3. Create a family schedule
As a family, create a daily schedule with set times for each of you. If you have children in remote schooling, try to emulate a typical school day with times dedicated to meals, lessons, assignments, activities, play, breaks, and so on. For yourself and your partner, set time blocks of specific hours or days, you will each be taking on work and kid duties. Place the schedule somewhere where it’s easily visible to everyone. Maintaining a set schedule will help structure your days, establish a family routine, and maintain consistency.

4. Arrange virtual playdates
Although kids may not be missing school, they’re definitely missing recess and playing with their friends from school, sports, or clubs. With social distancing measures in place, it’s more important than ever for parents to make sure their kids have access to friends to prevent children from becoming isolated. Parents can do so by setting up virtual playdates through apps, websites, and other online video services like Zoom and FaceTime. These apps allow kids to virtually connect with friends and family members at a safe distance. Kids can share stories, play games like tic tac toe or charades, and even color with each other during a video call. If you’re in need of a little extra supervision on deck, ask babysitters, relatives, friends, or trusted neighbors to take over virtually for a bit to occupy the kids while you get some work done. This is a win-win for both you and the kids.

5. Incorporate activities that don’t require substantial supervision
With schools closed and social distancing practices in place, kids are more bored now than ever before and need something to do with all of their energy. Depending on the age of your children, introduce activities to help burn off energy and keep them busy while you work. We know every child has different interests and personalities, so we've compiled a diverse list of age specific activities from some of our favorite resources.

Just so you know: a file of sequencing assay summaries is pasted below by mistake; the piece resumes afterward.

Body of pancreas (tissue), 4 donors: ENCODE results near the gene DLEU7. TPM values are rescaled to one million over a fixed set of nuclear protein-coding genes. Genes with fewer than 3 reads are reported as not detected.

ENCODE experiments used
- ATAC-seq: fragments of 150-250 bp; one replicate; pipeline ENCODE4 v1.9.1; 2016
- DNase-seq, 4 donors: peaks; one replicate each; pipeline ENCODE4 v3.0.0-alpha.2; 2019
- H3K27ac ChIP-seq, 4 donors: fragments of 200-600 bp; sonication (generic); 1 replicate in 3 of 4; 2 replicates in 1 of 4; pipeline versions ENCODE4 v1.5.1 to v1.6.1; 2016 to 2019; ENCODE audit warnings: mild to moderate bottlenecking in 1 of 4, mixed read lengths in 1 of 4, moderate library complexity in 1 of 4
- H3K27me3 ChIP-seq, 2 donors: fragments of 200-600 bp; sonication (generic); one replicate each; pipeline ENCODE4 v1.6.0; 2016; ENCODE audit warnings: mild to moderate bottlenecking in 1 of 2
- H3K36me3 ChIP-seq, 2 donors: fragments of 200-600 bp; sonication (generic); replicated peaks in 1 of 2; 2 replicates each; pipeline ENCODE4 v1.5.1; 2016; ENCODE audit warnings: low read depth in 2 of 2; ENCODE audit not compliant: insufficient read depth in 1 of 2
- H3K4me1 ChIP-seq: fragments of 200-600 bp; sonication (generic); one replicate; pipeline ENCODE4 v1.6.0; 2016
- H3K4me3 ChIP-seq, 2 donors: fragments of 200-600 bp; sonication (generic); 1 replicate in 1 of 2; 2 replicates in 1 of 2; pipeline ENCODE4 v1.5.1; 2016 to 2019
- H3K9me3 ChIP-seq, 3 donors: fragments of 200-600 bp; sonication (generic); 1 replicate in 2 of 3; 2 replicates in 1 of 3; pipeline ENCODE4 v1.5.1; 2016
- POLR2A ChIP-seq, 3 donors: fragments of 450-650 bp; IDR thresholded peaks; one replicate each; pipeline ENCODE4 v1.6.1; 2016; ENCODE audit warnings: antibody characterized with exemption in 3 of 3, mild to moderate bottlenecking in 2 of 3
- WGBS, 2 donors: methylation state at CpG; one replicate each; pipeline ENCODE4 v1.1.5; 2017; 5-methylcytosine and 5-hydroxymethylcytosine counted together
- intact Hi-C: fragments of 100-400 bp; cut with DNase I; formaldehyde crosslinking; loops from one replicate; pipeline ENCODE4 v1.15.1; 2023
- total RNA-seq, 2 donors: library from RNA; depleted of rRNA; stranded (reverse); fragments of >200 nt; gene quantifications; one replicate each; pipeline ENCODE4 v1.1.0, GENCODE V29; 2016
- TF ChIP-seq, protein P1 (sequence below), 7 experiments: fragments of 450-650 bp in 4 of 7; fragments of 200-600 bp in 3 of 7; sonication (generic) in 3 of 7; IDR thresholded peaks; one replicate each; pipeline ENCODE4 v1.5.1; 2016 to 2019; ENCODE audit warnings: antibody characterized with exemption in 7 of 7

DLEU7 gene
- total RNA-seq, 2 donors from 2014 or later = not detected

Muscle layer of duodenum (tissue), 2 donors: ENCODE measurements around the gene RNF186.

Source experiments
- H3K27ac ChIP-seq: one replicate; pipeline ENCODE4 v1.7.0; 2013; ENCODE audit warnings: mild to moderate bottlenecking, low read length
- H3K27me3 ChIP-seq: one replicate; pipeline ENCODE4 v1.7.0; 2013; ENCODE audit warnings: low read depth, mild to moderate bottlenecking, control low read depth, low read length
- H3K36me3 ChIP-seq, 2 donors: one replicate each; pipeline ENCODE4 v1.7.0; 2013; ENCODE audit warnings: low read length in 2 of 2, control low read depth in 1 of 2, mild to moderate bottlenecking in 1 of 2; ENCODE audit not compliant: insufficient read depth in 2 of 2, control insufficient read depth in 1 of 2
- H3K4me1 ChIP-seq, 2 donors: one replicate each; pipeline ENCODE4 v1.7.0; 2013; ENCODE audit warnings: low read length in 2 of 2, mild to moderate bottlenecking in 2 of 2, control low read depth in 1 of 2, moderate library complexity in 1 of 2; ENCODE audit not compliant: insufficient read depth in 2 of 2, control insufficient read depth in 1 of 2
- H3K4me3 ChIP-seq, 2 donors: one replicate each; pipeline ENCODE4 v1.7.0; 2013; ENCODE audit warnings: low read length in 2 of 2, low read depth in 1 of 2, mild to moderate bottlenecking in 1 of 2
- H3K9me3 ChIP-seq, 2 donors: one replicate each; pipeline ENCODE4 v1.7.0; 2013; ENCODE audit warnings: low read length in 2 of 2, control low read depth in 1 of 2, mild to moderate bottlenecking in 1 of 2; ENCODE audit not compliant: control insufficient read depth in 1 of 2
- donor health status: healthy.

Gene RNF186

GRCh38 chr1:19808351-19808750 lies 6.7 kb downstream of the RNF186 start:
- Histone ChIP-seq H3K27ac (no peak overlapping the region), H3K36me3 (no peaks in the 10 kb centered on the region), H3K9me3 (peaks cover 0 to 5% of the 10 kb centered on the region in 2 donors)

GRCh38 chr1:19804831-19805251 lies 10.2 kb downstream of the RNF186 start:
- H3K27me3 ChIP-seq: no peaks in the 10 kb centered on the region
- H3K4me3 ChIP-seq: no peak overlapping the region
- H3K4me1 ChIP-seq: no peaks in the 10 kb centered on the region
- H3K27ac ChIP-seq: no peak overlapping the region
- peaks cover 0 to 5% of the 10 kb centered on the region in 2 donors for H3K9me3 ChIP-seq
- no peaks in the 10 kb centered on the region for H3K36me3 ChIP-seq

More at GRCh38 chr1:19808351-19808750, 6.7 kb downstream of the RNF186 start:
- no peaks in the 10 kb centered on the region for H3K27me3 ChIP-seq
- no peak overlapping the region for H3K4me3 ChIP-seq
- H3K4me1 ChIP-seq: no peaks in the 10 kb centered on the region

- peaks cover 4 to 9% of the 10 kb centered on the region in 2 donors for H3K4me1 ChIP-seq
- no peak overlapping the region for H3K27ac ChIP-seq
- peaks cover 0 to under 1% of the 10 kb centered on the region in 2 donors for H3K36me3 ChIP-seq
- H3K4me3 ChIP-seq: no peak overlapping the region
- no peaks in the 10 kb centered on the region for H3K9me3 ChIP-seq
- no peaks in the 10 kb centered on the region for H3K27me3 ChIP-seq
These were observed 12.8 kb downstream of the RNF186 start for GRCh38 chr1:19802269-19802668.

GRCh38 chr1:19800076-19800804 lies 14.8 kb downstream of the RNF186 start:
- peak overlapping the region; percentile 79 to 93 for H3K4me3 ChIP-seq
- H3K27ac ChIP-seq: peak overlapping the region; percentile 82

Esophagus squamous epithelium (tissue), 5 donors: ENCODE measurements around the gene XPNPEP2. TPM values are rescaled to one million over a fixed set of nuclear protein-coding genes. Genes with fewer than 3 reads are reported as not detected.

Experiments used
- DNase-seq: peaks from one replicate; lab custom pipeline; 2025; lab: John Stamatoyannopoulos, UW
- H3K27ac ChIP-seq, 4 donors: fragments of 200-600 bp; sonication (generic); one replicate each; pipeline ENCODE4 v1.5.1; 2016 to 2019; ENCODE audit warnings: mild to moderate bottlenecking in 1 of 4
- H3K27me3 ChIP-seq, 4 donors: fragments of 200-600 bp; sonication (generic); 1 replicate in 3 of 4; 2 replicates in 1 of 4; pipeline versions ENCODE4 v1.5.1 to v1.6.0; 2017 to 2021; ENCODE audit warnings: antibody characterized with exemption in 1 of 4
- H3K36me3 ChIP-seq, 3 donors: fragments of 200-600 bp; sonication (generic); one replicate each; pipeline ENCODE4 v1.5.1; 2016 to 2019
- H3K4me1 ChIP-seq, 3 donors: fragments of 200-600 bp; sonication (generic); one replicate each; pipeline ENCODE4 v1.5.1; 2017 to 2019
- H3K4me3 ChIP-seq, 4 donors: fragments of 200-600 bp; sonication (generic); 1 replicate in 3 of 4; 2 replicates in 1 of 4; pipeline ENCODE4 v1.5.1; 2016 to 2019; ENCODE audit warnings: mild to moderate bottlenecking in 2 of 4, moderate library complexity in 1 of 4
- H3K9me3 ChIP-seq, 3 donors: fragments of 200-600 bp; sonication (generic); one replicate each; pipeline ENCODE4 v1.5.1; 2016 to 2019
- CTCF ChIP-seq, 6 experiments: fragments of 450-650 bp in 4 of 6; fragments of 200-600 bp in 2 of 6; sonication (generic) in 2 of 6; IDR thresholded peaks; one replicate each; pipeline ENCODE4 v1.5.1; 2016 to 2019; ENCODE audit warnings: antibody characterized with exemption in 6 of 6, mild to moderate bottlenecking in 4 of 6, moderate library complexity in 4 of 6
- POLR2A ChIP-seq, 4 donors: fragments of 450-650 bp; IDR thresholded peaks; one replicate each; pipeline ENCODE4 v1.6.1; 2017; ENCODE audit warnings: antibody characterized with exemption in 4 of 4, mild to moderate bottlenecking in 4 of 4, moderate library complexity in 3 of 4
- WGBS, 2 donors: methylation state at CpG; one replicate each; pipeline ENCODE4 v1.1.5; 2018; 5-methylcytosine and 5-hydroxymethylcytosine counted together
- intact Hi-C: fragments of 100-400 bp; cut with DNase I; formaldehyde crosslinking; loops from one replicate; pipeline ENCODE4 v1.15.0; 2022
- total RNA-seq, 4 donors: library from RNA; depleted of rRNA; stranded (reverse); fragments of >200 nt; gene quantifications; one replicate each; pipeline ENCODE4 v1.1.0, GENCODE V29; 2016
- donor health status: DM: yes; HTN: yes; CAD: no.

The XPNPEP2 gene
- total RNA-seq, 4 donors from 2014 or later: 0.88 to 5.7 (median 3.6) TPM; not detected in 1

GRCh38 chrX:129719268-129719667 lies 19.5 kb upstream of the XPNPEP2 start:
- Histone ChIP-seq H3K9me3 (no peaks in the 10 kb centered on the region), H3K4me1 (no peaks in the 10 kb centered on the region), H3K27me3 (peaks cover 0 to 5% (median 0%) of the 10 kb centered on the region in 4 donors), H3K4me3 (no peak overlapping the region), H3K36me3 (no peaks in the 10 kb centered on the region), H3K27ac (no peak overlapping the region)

Toddler through Pre-school: 

Elementary Age:

Middle School and up:

6. Reward good behavior
If you have younger children, it may be difficult for them to fully grasp what’s going on in the world. Their regular routines have been turned upside down, which can be stressful and confusing. This stress and confusion can cause young ones to act out, interrupt work time, video bomb our conference calls, and so on. To prevent this behavior, establish boundaries and communicate how important it is for them to behave during conference calls, worktime, virtual learning and assignments, downtime, and other times that require focus and quiet. Reinforce their good behavior with praise and rewards. These acknowledgements can be extra quality time spent together, an additional story at bedtime, or extra screen time.

While working from home with kids during a global crisis is anything but easy, it’s do-able, and you’re not alone. We know everyone’s situation is unique, but we hope adapting some of these steps can add a bit of structure to your temporary circumstance and help make your time working at home with your little colleagues present easier. Remember to keep positive and stay safe - life will get back to normal before we know it.
Julie McDonald
Written by Julie McDonald